The problem is that marriage contracts often take away rights women otherwise have under Islamic law. This includes the right to file for divorce: Almost all the men in my family and in my husband's family cancel this provision before handing the contract over to the woman's family. It's considered impolite, and a breach of the trust that Sehgal talks about, for a woman or the relative representing her to insist otherwise.

Women also forfeit the right to other protections. For example, in Islam, a woman is promised a certain amount of money (in keeping with her husband's income) usually given to her if she chooses to divorce. The money is meant to provide her with some degree of financial security, especially if she leaves her husband. Despite the excellent logic behind this right, most men frown upon it. They put into the contract measly amounts, such as $1 or $10, simply to fill in the blank. And women don't ask questions. An elderly aunt of mine takes great pride in saying that she agreed to 1 cent when it was time to marry off her daughter. "I had faith in Allah, so 1 cent was all I asked them to put down," she said.

But Allah is the one who gives women this right, I protested. My aunt dismissed me.

Qaisera Sheikh, vice president of the Women's Chamber of Commerce and Industry in Pakistan, says that she has seen women suffer because of their passive attitude toward the marriage contract. "Later on in their married lives when things did not work out, these women realized they had unknowingly given up their right to divorce, for child support, etc.," she said.

In my case, as in the case of most women I know, my husband's family suggested an amount for the marriage payment. My father agreed to it. I signed at the mosque without knowing how much money I would have in the event of divorce. My husband did not cancel the provision allowing me to file for one. Still, if he had, I would have been able to do nothing about it.

And at moments when my husband and I have fiery arguments leading into spiteful fights, I find myself wishing I had added to the contract provisions like child support and financial assistance in the case of a separation or divorce.

Thankfully we have a beautiful marriage, so such regretful thinking is rare. My husband and I don't talk about the signed papers of our marriage contract lying at the bottom of a cupboard in his office. But it remains a reminder of the time when I failed, in my own eyes, to ask for my rights.

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Ayesha Nasir is a journalist based in Lahore, Pakistan. She writes for the National, the Washington Times, and other publications.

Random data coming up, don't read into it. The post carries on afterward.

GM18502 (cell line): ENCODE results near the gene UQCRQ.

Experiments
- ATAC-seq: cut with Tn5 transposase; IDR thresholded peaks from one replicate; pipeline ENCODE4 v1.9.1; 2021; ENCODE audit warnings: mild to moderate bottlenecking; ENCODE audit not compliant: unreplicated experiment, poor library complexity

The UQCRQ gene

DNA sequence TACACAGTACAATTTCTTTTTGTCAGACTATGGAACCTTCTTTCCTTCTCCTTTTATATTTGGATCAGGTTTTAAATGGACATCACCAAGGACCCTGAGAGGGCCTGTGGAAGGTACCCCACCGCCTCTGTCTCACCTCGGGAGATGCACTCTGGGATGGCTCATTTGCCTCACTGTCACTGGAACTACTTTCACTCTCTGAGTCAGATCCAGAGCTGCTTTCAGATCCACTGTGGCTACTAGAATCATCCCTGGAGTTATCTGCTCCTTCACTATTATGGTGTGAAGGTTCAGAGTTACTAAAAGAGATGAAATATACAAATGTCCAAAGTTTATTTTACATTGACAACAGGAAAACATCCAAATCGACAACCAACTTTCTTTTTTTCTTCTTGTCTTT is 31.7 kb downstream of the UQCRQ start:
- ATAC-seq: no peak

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Your heart will not truly open until you understand Surah 21 : Verse 92  (Al-Anbiya: The Prophets)

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« Reply #1 on: Feb 25, 2010 04:47 PM »

Thank you Brother.  Next time I marry I plan to have a written contract and to read it! I fell into the "I lost my brain" category with my first islamic marriage. I was disowned from my family when I chose Islam and all alone, I fell prey to a horrid situation, with a muslim man that ended up needing his greencard and was charming. he played off my loneliness and I was stupid. VERY VERY VERY STUPID!!!!!!!!!!!!!!! Verbal contract, no dowry, no wali, some notary who could do Islamic marriages instead of the mosque, and the whole thing later to be a secret from his family. How stupid could I have been?? I mean, good Lord! I took all my rights from Allah and threw them away. I still can't believe what I did. Alhamdulillah, everything has been done and over. This time my Imam is involved and my family has accepted me and there concept of Islam fixed after seeing all I went through. I was so scared for awhile they really were againt every Muslim man, Arab and Islam in general. My Imam and community has helped so much with this, expressing to my family this is not islam. When my father saw the Imam step in and confront Majed, he was in complete shock. They thought Islam did not protect its woman, they fell for the stupid ideas that many do, after seeing my treatment by my ex husband. But when they saw both Imams, my sisters husbands come as witnesses and the President of the Islamic Center they changed immediately. I told them, this is Islam. We don't allow unjust behavior and oppression among our brothers and sisters.